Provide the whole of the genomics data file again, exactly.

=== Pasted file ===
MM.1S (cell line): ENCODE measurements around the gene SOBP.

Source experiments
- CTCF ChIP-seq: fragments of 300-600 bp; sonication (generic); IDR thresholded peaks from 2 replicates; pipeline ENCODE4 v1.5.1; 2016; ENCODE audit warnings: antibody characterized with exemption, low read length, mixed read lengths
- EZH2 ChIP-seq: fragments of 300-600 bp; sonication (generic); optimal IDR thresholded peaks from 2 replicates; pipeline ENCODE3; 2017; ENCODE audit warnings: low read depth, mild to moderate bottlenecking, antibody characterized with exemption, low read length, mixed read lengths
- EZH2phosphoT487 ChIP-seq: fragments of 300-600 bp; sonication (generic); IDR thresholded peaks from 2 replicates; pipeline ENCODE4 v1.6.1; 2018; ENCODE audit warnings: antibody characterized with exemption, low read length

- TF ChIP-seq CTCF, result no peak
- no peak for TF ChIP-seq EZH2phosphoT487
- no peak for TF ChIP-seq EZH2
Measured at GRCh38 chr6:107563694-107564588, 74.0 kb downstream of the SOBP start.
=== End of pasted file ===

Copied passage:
MM.1S (cell line): ENCODE measurements around the gene SOBP.

Source experiments
- CTCF ChIP-seq: fragments of 300-600 bp; sonication (generic); IDR thresholded peaks from 2 replicates; pipeline ENCODE4 v1.5.1; 2016; ENCODE audit warnings: antibody characterized with exemption, low read length, mixed read lengths
- EZH2 ChIP-seq: fragments of 300-600 bp; sonication (generic); optimal IDR thresholded peaks from 2 replicates; pipeline ENCODE3; 2017; ENCODE audit warnings: low read depth, mild to moderate bottlenecking, antibody characterized with exemption, low read length, mixed read lengths
- EZH2phosphoT487 ChIP-seq: fragments of 300-600 bp; sonication (generic); IDR thresholded peaks from 2 replicates; pipeline ENCODE4 v1.6.1; 2018; ENCODE audit warnings: antibody characterized with exemption, low read length

- TF ChIP-seq CTCF, result no peak
- no peak for TF ChIP-seq EZH2phosphoT487
- no peak for TF ChIP-seq EZH2
Measured at GRCh38 chr6:107563694-107564588, 74.0 kb downstream of the SOBP start.